CrimProf Blog

Editor: Kevin Cole
Univ. of San Diego School of Law

Tuesday, May 5, 2015

Anderson et al. on Punishments for Repeat Offenders

Lisa R. Anderson Gregory J. DeAngelo Winand Emons Beth Freeborn and Hannes Lang (College of William and Mary - Department of Economics , Texas Tech University - Department of Economics and Geography , University of Bern - Department of Economics , Government of the United States of America - Federal Trade Commission and Rensselaer Polytechnic Institute (RPI)) have posted Penalty Structures and Deterrence in a Two-Stage Model: Experimental Evidence on SSRN. Here is the abstract:

Increasing penalty structures for repeat offenses are ubiquitous in penal codes, despite little empirical or theoretical support. Multi-period models of criminal enforcement based on the standard economic approach of Becker (1968) generally find that the optimal penalty structure is either flat or declining. We experimentally test a two-stage theoretical model that predicts decreasing penalty structures will yield greater deterrence than increasing penalty structures. We find that decreasing fine structures are more effective at reducing risky behavior. Additionally, our econometric analyses reveal a number of behavioral findings. Subjects are deterred by past convictions, even though the probability of detection is independent across decisions. Further, subjects appear to take the two-stage nature of the decision making task into account, suggesting that subjects consider both current and future penalties. Even controlling for the fine a subject faces for any given decision, being in a decreasing fine structure has a significant effect on deterrence.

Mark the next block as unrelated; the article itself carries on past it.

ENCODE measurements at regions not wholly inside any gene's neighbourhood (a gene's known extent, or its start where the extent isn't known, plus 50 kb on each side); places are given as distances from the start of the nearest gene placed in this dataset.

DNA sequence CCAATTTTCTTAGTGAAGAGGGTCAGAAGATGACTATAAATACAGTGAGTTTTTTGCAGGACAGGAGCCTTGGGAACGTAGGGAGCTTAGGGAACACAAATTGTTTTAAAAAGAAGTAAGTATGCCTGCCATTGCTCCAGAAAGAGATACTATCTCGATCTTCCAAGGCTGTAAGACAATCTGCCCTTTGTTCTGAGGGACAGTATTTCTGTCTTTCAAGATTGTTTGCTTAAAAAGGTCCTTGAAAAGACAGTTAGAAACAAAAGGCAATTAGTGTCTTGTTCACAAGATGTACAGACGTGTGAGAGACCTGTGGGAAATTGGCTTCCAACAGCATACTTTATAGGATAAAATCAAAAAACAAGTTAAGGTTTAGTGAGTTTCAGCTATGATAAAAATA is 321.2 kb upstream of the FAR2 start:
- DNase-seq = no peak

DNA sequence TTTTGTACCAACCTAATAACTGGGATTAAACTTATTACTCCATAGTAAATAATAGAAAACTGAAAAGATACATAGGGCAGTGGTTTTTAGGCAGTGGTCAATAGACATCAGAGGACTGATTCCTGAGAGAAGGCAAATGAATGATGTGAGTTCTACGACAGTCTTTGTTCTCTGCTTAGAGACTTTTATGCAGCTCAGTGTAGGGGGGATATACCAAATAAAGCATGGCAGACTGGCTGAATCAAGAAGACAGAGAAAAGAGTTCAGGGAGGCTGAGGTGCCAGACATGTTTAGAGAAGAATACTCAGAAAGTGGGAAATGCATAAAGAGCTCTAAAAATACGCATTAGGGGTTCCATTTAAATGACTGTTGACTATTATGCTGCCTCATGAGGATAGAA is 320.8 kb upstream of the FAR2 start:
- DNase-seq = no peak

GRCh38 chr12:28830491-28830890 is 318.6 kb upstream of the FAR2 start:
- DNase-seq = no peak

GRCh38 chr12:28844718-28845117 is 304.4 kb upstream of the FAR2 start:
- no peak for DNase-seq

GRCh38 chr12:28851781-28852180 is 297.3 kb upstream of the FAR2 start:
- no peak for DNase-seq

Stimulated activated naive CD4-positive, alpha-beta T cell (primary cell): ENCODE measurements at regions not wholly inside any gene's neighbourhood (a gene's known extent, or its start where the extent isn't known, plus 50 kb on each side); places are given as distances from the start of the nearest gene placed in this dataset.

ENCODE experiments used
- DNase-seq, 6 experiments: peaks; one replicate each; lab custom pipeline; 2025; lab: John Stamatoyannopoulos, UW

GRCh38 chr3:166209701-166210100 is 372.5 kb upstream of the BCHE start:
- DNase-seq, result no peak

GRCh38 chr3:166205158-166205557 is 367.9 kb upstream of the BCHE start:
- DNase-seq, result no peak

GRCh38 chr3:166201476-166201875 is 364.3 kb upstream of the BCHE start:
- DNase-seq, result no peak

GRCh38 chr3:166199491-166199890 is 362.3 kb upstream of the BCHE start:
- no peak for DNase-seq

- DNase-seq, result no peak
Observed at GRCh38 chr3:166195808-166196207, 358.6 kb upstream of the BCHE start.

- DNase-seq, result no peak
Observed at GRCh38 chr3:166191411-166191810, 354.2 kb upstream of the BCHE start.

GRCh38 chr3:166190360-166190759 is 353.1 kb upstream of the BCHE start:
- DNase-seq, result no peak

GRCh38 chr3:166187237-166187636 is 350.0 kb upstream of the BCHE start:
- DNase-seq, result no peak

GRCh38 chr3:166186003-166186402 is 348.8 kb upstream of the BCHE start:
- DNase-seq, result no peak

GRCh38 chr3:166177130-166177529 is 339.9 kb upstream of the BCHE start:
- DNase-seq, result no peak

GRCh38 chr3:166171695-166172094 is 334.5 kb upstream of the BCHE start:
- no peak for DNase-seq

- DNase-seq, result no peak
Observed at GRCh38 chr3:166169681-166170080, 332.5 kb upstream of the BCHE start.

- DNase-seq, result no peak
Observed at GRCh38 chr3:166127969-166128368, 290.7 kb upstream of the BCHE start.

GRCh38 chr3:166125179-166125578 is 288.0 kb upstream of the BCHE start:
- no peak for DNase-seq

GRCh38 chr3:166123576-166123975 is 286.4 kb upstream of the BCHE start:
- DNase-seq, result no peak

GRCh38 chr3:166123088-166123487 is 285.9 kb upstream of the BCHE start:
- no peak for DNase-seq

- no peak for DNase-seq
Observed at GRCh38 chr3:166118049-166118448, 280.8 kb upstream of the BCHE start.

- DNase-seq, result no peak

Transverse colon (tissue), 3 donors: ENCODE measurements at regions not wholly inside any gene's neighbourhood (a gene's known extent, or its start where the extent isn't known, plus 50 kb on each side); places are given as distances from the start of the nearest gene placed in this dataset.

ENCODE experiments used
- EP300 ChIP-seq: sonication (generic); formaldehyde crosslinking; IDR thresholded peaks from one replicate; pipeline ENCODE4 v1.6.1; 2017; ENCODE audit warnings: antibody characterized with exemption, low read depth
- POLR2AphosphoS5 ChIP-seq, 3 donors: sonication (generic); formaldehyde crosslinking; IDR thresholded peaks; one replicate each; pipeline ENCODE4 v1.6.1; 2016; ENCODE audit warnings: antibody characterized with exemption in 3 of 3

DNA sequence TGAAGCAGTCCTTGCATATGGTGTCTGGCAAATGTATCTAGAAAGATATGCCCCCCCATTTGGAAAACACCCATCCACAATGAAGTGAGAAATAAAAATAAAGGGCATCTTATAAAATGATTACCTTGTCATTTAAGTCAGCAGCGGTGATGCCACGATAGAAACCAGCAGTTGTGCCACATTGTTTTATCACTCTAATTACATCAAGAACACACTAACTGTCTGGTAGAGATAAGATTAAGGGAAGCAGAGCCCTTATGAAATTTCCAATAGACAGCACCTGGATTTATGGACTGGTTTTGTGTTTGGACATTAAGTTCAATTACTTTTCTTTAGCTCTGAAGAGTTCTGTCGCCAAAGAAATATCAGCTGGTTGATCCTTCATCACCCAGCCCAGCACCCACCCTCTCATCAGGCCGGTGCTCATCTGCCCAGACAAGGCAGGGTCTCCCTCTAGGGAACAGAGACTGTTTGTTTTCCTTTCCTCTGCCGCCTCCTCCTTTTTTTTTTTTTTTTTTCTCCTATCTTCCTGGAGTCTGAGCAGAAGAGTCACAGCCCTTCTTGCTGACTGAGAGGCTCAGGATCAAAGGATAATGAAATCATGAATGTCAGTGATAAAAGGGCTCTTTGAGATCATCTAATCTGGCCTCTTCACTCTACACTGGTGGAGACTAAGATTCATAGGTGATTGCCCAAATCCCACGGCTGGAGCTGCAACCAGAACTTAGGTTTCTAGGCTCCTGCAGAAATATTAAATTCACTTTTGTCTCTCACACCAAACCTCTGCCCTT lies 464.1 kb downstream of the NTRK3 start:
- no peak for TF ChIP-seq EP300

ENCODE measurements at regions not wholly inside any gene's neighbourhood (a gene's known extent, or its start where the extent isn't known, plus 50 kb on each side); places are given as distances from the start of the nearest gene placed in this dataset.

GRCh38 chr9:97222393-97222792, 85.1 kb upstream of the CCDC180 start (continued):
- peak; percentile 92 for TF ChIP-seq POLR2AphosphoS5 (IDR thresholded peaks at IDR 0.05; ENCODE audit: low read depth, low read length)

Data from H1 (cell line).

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Comment timed out before I could sign off. I was trying to tell the story of Pete and Repete in Ferguson, Missouri back in the early 1960s.

Posted by: Liberty1st | May 9, 2015 1:46:06 PM

Every thing in moderation. Including moderation.

Posted by: Liberty1st | May 9, 2015 1:47:29 PM

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